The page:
The literal meaning of the word conspire is to "breathe together."
People focusing on a single event or series of events come to share beliefs, attitudes and perceptions of the particular happening.
This Friday we marked the 50th anniversary of perhaps the greatest example of a conspiracy theory of all time, in the murder of John. F. Kennedy.
In the half-century since that dreadful day in Dallas, hundreds upon hundreds of theories about what really happened have been put forward and widely promulgated.
The theorists simply cannot believe that a non-entity such as Lee Harvey Oswald could bring down the charismatic JFK.
Sadly, this brings me to the grisly unfolding of the never ending saga of the mayor of Toronto.
Throughout the scandal of Toronto Mayor Robert Ford, there has been talk of a media conspiracy to bring down Mr. Ford.
The allegations of a conspiracy have been made by right-wing commentators, columnists and pundits on private radio talk shows and on the hysterical Sun News Network programs.
The conspiracy goes like this: downtown Toronto media elites, with their bicycles and their book stores, have targeted Mr. Ford because of his conservative policies.
The coverage has been ignited not by the mayor's behaviour, but by an inherent, ongoing, anti-conservative bias.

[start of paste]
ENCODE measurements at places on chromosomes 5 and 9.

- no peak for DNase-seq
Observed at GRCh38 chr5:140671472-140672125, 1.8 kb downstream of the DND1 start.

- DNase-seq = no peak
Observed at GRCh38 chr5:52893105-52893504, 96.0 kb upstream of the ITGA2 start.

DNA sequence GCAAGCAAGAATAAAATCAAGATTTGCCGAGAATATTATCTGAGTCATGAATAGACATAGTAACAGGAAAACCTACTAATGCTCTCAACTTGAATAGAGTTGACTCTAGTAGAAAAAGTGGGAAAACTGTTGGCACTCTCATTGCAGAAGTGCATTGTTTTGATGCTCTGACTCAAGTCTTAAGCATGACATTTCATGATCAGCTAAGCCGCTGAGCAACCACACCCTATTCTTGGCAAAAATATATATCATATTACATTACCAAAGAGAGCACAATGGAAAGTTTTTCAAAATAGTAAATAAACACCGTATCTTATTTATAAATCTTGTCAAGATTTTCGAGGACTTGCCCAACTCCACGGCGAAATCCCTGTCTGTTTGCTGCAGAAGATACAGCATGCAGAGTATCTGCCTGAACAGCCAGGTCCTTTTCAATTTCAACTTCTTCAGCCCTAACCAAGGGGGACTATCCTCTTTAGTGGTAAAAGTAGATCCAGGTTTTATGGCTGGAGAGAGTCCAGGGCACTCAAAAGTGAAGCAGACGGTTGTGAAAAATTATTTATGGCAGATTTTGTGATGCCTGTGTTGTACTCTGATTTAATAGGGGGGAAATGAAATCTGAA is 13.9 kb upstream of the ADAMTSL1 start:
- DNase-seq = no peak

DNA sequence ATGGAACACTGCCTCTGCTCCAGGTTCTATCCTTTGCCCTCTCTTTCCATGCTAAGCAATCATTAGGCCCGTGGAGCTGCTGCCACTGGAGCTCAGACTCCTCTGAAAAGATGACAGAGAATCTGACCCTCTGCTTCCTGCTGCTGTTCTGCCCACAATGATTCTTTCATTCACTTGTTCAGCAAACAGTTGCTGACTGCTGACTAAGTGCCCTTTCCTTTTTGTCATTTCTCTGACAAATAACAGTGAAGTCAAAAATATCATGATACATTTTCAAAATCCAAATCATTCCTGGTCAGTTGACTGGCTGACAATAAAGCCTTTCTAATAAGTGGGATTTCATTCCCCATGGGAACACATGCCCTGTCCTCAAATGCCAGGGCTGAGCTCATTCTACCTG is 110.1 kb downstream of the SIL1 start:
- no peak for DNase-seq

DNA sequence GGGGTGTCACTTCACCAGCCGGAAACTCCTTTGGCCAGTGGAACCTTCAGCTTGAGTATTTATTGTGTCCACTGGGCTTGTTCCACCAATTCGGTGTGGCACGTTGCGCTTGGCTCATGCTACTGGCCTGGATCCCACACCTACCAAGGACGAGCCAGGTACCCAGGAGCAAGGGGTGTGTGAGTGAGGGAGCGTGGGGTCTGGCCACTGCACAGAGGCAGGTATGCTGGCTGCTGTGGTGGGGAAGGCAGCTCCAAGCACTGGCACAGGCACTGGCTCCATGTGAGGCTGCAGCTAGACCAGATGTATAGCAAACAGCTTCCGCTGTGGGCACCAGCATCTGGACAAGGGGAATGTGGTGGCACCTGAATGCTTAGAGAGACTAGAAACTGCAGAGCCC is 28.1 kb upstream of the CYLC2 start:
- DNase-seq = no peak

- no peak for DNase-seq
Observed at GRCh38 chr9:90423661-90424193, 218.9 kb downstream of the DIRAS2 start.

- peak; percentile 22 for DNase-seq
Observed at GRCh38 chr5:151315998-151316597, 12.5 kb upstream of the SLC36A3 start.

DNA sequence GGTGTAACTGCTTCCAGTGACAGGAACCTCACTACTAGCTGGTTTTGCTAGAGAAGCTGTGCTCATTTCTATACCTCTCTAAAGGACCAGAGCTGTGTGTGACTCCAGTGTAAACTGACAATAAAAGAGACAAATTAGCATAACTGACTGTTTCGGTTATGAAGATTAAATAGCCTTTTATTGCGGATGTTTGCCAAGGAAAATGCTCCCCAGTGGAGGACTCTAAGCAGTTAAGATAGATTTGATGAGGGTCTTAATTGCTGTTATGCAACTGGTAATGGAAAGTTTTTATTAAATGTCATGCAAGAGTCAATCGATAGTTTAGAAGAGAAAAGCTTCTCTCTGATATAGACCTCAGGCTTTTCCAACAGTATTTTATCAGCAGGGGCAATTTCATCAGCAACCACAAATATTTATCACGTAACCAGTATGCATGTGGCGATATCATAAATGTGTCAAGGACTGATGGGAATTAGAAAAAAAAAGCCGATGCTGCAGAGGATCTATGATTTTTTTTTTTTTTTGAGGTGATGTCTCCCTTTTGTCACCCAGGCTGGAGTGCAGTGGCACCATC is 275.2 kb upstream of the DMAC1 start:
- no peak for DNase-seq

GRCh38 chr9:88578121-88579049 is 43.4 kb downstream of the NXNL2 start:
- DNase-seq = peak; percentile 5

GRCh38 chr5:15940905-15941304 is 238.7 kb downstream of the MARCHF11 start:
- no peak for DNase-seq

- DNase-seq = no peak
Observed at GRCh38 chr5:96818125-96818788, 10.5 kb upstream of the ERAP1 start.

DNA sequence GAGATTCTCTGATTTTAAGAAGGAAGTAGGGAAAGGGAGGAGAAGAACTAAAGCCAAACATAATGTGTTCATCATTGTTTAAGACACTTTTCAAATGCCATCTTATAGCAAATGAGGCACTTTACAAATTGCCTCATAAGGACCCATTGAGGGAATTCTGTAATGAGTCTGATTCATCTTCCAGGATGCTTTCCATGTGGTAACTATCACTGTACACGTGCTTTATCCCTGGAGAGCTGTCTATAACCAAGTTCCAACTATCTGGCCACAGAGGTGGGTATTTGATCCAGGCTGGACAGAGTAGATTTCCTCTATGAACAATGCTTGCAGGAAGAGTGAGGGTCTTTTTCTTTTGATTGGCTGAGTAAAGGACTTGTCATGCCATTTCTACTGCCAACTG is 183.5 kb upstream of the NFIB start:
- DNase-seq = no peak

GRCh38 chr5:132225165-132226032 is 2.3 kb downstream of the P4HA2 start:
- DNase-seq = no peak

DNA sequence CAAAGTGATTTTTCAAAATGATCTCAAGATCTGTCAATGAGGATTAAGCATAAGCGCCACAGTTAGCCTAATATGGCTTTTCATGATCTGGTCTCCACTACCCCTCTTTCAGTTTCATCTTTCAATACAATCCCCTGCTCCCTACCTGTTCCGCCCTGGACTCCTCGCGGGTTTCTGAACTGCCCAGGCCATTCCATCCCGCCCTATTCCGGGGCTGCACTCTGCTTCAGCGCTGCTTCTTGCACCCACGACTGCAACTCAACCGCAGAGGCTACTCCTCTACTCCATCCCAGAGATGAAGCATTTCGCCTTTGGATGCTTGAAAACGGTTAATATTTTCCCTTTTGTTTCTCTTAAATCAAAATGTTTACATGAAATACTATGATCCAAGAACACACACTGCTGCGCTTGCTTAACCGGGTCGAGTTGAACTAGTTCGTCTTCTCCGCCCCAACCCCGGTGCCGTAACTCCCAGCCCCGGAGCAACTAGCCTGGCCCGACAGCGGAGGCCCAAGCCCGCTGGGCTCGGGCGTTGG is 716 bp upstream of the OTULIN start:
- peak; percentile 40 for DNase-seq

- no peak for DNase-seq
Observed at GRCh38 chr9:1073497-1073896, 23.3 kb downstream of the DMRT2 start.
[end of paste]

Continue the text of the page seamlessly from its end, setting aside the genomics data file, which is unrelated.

If there is any risible element to this awful story---and there aren't many--- this is a major one.
The idea of a conspiracy by the media is absurd on several levels.
First of all, in order to have a conspiracy you have to have agreement among the conspirators.
Having covered municipal politics on two of the allegedly conspiring newspaper, The Globe and Mail and The Toronto Star, I know the suggestion to be laughable.
The merest whiff of some kind of collusion between and among reporters for those papers would mean that somebody immediately gets fired.
Far from any collusion, city hall reporters for those papers see each other as professional enemies to be beaten at every turn. When I was covering the beat, we usually couldn't agree on where to have lunch.
Secondly, the Toronto mayor is about as conservative as my kitchen table.
His ideology, if you can call it that, begins and ends with mantras about lower taxes, gravy trains and the menace of big government.
It is the same kind of right-wing rhetoric that has filled the air for at least 20 years.
It is doubtful that Mayor Ford could explain in understandable detail his theory of modern, complex conservative thought.
Beyond taxes are bad.
Real conservatives such as Jason Kenney and others, are fleeing the Ford gong show as fast as they can.
Far right conservatives in Ford Nation actually believe the mayor has saved a billion dollars and held the line on taxes.
He hasn't. He won't.
If there was a media cartel conspiring against the mayor, it must have been world-wide.
But it was not Mr. Ford's conservative agenda that put him on the front page of Le Monde in Paris.
It was not his conservative policies that put him on the front page of The New York Times on Tuesday.
It has always been about his behaviour, not his politics, that has been driving this sorry story from the beginning.